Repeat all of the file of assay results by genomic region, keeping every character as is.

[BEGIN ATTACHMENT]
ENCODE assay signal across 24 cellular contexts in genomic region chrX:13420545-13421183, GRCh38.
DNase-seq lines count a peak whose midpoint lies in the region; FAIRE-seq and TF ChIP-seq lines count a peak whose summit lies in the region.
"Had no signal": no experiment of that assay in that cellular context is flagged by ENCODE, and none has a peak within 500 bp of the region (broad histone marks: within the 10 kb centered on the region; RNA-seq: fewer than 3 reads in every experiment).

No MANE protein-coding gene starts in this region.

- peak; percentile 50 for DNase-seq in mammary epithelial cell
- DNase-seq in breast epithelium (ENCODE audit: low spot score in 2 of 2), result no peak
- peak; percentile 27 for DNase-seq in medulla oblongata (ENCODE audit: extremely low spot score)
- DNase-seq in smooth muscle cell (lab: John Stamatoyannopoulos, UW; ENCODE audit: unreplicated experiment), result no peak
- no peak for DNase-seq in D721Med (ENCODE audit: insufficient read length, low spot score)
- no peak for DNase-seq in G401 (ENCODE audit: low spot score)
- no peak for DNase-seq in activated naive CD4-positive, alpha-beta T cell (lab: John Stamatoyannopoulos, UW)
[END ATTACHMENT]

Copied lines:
ENCODE assay signal across 24 cellular contexts in genomic region chrX:13420545-13421183, GRCh38.
DNase-seq lines count a peak whose midpoint lies in the region; FAIRE-seq and TF ChIP-seq lines count a peak whose summit lies in the region.
"Had no signal": no experiment of that assay in that cellular context is flagged by ENCODE, and none has a peak within 500 bp of the region (broad histone marks: within the 10 kb centered on the region; RNA-seq: fewer than 3 reads in every experiment).

No MANE protein-coding gene starts in this region.

- peak; percentile 50 for DNase-seq in mammary epithelial cell
- DNase-seq in breast epithelium (ENCODE audit: low spot score in 2 of 2), result no peak
- peak; percentile 27 for DNase-seq in medulla oblongata (ENCODE audit: extremely low spot score)
- DNase-seq in smooth muscle cell (lab: John Stamatoyannopoulos, UW; ENCODE audit: unreplicated experiment), result no peak
- no peak for DNase-seq in D721Med (ENCODE audit: insufficient read length, low spot score)
- no peak for DNase-seq in G401 (ENCODE audit: low spot score)
- no peak for DNase-seq in activated naive CD4-positive, alpha-beta T cell (lab: John Stamatoyannopoulos, UW)